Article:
Masai Beadwork

Masai women of marriageable age wear stiff, flat beaded collars. Only a married woman may wear a string of long blue beads called Nborro. A moran or warrior wears strings of beads across his chest and back plus bands of striped beadwork around his neck. He values arm and leg bands made by his mother or girlfriend as signs of love. When a warrior becomes an elder he gives up his beaded adornment, but is entitled to carry a beaded tobacco container.

The colours of beads are symbolic as follows:

  • Blue is for God and the sky he lives in.
  • Green is for vegetation after rainfall, peace and the grass to sustain cattle.
  • White is for milk and other pure things.
  • Red is for blood, especially the blood of cattle which is mixed with milk for food.
  • ┬áBlack is for rain.

The sequence of black, green, red and white beads represents the life cycle: black rain nourishes green growth that matures, turns red and, finally, completely dries up and turns white.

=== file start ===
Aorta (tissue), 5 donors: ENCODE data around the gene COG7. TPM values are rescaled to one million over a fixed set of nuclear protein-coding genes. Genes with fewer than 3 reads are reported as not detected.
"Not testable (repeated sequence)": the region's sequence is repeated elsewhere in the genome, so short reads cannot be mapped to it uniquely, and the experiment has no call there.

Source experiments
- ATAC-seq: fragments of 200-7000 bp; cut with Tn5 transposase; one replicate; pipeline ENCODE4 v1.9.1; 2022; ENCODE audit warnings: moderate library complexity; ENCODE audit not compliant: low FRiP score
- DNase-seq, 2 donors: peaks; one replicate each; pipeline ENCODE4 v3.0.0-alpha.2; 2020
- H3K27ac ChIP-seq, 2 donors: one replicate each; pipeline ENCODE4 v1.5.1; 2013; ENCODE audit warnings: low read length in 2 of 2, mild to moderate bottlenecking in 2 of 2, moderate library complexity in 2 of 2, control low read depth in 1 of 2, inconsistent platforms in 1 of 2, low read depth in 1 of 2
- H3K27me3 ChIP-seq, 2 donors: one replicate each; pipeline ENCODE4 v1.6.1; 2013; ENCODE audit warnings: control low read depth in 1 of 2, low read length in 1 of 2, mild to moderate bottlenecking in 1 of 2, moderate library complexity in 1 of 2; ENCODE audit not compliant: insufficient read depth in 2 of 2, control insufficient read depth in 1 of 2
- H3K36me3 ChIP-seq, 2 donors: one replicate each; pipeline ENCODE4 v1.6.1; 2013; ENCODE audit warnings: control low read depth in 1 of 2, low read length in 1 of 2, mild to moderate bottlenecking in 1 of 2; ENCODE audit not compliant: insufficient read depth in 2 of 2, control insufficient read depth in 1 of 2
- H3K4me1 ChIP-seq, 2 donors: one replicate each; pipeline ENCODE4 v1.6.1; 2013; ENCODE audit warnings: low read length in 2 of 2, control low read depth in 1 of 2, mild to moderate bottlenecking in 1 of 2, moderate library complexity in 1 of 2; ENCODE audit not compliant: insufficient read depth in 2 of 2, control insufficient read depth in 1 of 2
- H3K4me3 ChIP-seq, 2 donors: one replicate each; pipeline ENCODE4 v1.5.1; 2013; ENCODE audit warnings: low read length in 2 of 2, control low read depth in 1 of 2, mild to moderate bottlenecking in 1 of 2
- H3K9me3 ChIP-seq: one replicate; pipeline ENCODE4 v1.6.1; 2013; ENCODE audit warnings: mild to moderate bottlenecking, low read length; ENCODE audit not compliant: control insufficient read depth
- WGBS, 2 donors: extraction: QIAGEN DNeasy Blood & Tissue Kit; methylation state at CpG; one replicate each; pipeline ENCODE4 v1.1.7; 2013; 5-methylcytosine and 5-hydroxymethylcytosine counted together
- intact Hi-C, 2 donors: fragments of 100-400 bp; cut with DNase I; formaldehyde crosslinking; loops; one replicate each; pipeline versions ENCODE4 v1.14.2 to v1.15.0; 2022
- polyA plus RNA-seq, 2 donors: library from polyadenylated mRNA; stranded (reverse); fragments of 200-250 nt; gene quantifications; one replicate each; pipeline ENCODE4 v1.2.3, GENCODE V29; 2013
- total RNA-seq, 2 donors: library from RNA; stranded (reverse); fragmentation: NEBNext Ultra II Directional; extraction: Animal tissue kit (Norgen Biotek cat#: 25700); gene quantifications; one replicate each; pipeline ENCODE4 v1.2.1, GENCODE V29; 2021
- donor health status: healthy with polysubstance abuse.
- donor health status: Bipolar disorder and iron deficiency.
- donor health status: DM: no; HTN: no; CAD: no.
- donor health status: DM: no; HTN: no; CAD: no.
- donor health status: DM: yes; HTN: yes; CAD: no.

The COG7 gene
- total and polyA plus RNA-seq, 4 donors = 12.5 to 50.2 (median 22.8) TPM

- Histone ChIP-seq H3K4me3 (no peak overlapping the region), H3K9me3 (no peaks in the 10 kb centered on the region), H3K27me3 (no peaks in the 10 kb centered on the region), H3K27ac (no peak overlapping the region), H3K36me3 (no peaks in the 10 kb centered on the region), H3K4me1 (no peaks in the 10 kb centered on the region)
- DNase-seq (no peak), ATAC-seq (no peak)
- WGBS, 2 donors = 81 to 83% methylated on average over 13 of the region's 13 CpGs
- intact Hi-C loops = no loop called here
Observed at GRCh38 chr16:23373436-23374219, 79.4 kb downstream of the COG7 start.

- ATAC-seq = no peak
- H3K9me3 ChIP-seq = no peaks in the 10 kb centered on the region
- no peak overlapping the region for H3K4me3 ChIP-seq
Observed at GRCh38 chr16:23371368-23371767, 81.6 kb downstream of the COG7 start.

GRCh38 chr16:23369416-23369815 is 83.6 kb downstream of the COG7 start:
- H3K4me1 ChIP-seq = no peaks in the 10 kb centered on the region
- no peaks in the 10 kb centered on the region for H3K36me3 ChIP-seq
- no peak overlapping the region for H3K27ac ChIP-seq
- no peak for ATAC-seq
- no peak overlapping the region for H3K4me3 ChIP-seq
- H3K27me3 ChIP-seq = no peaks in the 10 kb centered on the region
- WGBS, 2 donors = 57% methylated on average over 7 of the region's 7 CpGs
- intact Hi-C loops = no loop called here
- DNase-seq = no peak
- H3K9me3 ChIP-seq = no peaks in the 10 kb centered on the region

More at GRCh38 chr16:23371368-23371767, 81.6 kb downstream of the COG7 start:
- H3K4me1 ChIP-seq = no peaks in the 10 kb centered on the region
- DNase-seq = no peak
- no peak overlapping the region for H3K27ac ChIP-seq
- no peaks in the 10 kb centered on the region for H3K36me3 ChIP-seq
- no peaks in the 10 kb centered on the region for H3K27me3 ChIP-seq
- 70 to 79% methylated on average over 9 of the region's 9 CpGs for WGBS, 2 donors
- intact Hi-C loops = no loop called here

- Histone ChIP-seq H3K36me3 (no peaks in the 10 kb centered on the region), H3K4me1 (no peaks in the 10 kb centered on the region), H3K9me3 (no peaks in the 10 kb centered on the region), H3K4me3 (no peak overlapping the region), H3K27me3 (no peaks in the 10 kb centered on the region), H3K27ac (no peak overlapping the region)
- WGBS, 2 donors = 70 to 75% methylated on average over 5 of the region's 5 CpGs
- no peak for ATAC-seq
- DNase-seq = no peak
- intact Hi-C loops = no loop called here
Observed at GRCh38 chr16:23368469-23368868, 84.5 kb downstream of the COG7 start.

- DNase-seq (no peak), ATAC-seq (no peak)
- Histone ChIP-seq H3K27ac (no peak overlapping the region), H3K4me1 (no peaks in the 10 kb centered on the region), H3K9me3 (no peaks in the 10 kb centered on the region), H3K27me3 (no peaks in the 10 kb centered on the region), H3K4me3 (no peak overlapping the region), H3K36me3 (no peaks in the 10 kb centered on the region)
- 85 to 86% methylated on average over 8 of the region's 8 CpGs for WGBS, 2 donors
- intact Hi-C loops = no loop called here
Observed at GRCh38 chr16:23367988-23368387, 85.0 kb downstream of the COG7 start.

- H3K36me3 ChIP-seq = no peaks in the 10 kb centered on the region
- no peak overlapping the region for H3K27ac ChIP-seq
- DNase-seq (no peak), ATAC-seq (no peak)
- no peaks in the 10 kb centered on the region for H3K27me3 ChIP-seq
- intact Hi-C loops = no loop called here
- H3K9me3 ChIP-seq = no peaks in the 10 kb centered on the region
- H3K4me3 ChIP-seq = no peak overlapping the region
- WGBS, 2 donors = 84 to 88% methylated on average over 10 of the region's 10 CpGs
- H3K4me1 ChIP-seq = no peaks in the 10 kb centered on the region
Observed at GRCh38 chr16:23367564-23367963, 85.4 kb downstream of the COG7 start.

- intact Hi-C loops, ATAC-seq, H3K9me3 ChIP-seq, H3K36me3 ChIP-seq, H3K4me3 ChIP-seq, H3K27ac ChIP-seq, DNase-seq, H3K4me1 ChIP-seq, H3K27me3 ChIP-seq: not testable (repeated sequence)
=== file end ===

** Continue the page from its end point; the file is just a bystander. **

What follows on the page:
The Masai culture of Kenya is a good example of the way beads can be used as symbols of wealth or status; for rite of passage of special age, class or gender; as counting tools; as means to ward off evil spirts or help cure disease; as decorations, particularly at ceremonial occasions; or for trading. Some people pass special beads from generation to generation for the maintenance of cultural tradition.

There are Masai beads in some of the African Collection range